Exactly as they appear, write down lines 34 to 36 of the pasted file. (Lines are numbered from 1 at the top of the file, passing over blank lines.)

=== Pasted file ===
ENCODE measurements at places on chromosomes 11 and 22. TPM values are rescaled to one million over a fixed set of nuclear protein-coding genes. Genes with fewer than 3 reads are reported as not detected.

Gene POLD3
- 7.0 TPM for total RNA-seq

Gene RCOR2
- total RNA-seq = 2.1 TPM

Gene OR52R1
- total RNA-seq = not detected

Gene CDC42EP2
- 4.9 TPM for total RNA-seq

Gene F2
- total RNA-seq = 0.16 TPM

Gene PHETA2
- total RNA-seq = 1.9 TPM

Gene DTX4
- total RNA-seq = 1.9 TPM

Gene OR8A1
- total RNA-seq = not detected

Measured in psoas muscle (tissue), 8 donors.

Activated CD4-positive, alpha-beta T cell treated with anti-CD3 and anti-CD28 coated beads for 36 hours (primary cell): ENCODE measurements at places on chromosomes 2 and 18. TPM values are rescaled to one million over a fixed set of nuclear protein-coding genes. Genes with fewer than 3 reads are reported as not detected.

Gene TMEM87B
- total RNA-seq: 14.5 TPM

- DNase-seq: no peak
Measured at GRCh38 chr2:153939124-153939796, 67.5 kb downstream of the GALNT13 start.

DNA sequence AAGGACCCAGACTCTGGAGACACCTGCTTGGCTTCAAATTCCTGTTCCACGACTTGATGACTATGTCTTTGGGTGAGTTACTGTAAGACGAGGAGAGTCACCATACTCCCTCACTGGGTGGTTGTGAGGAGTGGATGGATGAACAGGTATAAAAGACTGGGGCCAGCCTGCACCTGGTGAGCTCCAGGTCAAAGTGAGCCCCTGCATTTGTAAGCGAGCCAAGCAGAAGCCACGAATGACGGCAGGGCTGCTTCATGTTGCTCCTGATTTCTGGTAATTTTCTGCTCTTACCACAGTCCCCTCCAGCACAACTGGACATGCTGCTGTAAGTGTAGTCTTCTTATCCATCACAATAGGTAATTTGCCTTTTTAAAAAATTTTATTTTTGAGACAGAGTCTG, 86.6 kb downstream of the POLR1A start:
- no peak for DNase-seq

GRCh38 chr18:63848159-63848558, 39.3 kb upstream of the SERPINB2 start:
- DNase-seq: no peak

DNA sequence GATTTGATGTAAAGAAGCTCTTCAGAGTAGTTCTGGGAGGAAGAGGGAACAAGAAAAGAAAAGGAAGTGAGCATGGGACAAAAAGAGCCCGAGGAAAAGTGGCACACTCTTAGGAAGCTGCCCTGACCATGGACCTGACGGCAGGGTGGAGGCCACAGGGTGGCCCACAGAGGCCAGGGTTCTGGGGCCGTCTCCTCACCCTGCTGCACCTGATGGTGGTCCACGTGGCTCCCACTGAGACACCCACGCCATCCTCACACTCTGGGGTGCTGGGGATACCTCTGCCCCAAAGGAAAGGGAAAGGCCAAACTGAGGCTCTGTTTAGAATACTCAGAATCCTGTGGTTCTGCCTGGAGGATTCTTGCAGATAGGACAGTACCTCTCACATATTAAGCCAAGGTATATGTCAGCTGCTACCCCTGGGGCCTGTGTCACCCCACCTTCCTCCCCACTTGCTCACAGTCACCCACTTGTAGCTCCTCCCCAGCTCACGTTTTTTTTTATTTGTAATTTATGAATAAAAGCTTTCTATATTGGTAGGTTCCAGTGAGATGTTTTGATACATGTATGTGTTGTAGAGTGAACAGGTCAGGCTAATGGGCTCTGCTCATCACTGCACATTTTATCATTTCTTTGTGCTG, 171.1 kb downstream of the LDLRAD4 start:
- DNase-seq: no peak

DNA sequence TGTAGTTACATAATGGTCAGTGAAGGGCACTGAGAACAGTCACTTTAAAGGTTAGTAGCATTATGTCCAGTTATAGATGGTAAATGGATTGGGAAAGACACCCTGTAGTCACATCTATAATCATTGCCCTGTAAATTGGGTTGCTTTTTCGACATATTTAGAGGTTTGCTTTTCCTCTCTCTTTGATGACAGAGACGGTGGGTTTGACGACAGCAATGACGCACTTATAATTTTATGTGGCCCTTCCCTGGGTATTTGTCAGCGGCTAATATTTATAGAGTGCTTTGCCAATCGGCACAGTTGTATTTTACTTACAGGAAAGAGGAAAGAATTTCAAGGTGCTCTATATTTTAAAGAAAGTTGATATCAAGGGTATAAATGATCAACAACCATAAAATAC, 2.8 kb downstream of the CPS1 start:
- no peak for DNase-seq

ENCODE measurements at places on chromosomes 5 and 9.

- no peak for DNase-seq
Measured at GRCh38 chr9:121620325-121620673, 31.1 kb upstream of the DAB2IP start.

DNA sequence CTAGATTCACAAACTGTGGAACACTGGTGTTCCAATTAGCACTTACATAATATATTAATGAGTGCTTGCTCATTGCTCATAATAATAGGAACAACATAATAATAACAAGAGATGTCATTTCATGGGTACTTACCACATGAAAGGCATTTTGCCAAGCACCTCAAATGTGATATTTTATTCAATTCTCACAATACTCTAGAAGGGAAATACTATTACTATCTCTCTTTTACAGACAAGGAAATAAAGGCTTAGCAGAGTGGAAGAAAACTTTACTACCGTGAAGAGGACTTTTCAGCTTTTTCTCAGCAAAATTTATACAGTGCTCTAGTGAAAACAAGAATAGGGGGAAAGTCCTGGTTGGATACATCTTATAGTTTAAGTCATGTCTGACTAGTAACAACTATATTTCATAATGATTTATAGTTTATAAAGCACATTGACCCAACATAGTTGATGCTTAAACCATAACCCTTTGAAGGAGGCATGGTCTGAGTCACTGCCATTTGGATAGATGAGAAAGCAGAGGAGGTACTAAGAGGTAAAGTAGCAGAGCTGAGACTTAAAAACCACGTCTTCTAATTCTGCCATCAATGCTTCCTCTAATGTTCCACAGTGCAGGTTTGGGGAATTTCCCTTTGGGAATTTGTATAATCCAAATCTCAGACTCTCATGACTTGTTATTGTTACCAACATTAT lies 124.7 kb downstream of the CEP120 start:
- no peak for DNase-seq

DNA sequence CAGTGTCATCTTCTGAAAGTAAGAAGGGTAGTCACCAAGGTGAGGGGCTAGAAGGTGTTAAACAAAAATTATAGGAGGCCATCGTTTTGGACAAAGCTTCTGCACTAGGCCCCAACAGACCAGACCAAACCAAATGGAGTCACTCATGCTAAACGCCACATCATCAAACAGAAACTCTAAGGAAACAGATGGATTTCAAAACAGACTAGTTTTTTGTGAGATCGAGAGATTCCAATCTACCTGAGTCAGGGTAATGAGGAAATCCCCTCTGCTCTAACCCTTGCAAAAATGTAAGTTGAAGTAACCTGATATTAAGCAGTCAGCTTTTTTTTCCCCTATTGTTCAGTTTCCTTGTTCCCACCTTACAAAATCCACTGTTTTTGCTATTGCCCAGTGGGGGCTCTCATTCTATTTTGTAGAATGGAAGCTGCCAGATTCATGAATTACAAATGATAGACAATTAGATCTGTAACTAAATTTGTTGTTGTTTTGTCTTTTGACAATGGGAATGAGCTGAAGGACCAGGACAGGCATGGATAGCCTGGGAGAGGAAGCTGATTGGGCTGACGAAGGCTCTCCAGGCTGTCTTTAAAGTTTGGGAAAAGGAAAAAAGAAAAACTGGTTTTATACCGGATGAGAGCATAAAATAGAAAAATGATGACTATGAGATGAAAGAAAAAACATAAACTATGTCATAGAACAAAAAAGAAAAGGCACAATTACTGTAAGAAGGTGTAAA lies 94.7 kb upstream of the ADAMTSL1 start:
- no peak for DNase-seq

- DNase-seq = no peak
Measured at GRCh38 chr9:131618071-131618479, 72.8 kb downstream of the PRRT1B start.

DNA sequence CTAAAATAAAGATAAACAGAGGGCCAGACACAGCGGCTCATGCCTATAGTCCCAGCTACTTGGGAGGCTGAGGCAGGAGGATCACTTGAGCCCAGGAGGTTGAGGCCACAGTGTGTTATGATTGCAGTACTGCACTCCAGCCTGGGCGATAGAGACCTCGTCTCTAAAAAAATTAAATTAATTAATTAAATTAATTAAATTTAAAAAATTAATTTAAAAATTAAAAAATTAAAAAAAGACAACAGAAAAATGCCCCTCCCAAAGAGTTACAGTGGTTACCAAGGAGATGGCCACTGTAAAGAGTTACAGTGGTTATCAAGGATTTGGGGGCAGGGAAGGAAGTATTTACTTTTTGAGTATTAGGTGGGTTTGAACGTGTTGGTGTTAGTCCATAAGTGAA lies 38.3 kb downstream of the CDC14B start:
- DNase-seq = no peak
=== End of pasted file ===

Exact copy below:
Measured at GRCh38 chr9:121620325-121620673, 31.1 kb upstream of the DAB2IP start.

DNA sequence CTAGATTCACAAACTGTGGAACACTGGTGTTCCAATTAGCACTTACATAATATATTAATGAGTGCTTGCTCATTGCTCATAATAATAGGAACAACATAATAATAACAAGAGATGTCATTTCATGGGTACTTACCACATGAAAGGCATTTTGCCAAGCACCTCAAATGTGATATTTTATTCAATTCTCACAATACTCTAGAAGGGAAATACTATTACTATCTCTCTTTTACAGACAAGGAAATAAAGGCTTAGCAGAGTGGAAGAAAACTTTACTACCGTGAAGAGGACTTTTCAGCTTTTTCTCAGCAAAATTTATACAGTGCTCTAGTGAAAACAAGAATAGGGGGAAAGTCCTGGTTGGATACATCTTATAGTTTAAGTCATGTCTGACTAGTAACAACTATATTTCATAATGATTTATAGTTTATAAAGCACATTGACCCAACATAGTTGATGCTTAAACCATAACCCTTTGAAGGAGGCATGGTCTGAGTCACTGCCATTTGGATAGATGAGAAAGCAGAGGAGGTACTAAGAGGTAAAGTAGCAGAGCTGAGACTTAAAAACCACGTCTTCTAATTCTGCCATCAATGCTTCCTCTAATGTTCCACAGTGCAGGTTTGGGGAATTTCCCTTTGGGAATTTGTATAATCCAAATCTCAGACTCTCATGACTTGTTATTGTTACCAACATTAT lies 124.7 kb downstream of the CEP120 start:
- no peak for DNase-seq